The Long Road

The Long Road-walking into the sun

“The presence of music is not a necessary condition for having creativity, but having creativity is a necessary condition for having music.”(Burnard,2012)

We discover as we create, and we create as we discover. How to get from A–good songwriter to B–GREAT songwriter is certainly a journey with some key stops along the way.

i need a chorus

I`ve been a published songwriter now for 12 years, but I had no formal training in the art of writing..indeed, such a thing would have been anathema to me a decade ago.

Well, the Songwriter Workshop has blown away any vestiges of ego-driven pride over who has a right to tell me how to write……

Okay.. so…collaborative songwriting. A seething cauldron of angst and frustration or a source of unalloyed joy? Jimmy Webb says.. “In my view collaboration has always been a necessary evil, which is no doubt why I have never been particularly adept. The primary advantage in collaboration…being influenced by a completely different perspective.”(Webb, 1998)

jimmy webb

The Workshops involved A LOT of collaborative writing. I mean A LOT. I`ve found it enjoyable in the past, but it can be problematic. Bennett identifies seven collaborative songwriting models, and it certainly felt like we ran through the whole gamut in the weeks we were doing the Workshops…

“Nashville, Factory, Svengali, Demarcation, Jamming, Top Line Writing and Asynchronicity”(Bennett,2011)

Probably the most appropriate for our purposes was the Nashville model-

“Acoustic guitars/piano and minimal technology – a ‘pen and paper’
approach typically featuring two writers, who usually do not have demarcated roles”(ibid)

There was certainly an observable degree of overlap from some of the other models as we worked together, pinpointing each others strengths and dancing around any perceived weaknesses, trying hard not to offend or become overbearing when coming up with creative suggestions.

Doc Pomus and Mort Shuman were a collaborative songwriting team who worked out of the Brill Building in the 50s/60s. They wrote this little beauty. Pomus mused years later on the secret of successful collaborating-“I don’t know what the subconscious mechanisms are, but right away something happens…the whole thing is communicating…”(Pollock, 1975)

So,not unlike Marriage, communication seems to be key to successful collaboration. Bennett again-

“all creative ideas must manifest themselves in order to be communicated to the other writer”(ibid)
Storm Warning

Jason Sweeney, David Law and I were set to work writing a song with a defined narrative. Right away communication/problem solving issues expand exponentially as we moved into a three-way collaboration .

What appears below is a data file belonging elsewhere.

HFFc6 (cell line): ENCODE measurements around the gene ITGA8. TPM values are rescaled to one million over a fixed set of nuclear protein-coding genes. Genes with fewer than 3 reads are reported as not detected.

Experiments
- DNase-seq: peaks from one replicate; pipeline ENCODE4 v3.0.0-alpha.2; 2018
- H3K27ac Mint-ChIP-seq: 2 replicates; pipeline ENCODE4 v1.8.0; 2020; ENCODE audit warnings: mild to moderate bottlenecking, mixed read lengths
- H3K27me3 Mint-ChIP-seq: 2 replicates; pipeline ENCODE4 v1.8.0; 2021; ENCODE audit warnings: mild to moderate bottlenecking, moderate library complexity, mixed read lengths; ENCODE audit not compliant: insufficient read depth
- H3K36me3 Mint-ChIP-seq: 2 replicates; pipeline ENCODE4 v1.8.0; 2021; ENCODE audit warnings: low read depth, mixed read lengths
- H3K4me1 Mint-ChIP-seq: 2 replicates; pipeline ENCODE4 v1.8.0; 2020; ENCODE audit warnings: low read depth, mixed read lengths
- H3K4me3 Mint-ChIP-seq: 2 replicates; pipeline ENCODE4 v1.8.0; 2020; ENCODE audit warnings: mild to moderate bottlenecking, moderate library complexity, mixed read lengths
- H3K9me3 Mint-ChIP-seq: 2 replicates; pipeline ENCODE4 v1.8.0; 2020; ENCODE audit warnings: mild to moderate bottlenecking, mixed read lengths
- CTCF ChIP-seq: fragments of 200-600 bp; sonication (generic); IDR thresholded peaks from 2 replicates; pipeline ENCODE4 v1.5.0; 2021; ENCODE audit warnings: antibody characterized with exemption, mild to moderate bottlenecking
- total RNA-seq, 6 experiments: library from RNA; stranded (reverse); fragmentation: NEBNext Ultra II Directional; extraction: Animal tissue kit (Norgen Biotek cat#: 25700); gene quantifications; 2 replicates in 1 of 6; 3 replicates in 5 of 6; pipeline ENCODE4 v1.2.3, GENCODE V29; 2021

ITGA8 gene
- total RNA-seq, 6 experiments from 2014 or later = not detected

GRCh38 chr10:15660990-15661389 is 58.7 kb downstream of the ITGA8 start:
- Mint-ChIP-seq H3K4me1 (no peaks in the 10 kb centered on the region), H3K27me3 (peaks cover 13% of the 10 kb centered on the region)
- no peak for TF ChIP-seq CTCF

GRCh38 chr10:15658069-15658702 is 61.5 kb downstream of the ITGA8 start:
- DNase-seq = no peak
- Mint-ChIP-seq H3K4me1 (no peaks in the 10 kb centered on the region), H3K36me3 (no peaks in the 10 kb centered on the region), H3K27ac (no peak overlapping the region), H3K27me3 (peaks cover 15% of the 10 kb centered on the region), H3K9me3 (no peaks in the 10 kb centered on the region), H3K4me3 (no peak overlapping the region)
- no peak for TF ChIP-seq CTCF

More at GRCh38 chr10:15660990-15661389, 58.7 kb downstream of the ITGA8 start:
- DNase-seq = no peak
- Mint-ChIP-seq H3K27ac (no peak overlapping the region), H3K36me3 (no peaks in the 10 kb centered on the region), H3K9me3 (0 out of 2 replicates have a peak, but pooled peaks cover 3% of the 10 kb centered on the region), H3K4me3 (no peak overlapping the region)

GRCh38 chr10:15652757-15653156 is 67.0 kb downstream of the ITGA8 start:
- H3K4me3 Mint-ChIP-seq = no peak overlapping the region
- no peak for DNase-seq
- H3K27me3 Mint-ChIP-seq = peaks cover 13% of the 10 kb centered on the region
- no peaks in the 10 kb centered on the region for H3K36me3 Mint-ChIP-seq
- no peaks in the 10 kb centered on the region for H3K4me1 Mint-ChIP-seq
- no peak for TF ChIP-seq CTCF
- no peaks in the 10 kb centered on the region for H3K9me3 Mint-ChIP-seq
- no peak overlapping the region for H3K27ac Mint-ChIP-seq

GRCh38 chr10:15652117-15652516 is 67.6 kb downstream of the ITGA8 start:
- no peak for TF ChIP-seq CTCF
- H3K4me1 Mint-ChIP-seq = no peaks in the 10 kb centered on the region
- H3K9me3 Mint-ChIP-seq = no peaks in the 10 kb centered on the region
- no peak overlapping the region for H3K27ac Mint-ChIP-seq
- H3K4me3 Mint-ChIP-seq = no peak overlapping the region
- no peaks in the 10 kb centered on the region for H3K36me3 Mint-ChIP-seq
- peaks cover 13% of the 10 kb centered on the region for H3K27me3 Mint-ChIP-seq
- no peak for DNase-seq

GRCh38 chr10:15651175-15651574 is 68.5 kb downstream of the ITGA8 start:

Narrative songwriting, then, is the telling of a story . Three distinct writing styles were discussed-

Micro to Macro
Inventory List

Okay, so this list looks a bit perfunctory and delineated, but as with all human interaction, things quickly started to get messy and mixed up. David manned up and volunteered to use his personal life as the fountainhead of our narrative`s theme. Brave chap! ​We lost and gained focus along the way, steering each other on and off metaphorical cliff edges whilst we sought to stick to the brief. We had to heartlessly refine David`s life, remorselessly cut and paste it into a workable song.

To make things worse, I had prior work commitments and so had to leave the session early, leaving the fate of the new-born song in the hands of the other two. I won`t lie, but I had deep misgivings as to where we would end up…

I needn`t have worried, though. The other two surrogate fathers more than compensated for my absence. They even kept in my suggestion for a modulation on the final chorus! My reasoning for modulating ? It adds “power, drive, emotion”, and breathes “new life into a song”(Brantingham, 2018)

Jason sang the song. He`s got the chops.
Blue Violin

“Improvising in jazz is about creating a situation where change, transformation and
process are focused and where even the structure, the referential foundation of improvisation,may be part of the alterations“(Alterhaug, 2004)
Bea hitting the keys

On day 2 I was paired with Beatrice Montorsi, one of two Italian exchange students on the Masters course. We had initial discussions attempting to find common ground to start our collaboration. One musical reference point that came up was Etta James and so we leapt on that as a musical starting point. I started to vamp in a slow 6/8 using a chord sequence not unlike “At Last” (see above).

Bea began to riff a sensuous melody- very free-flowing and open – and eventually a loose structure began to emerge. We had been asked to consider the relationship between lyric,melody and meaning. Albin Zak states that “ideas are not merely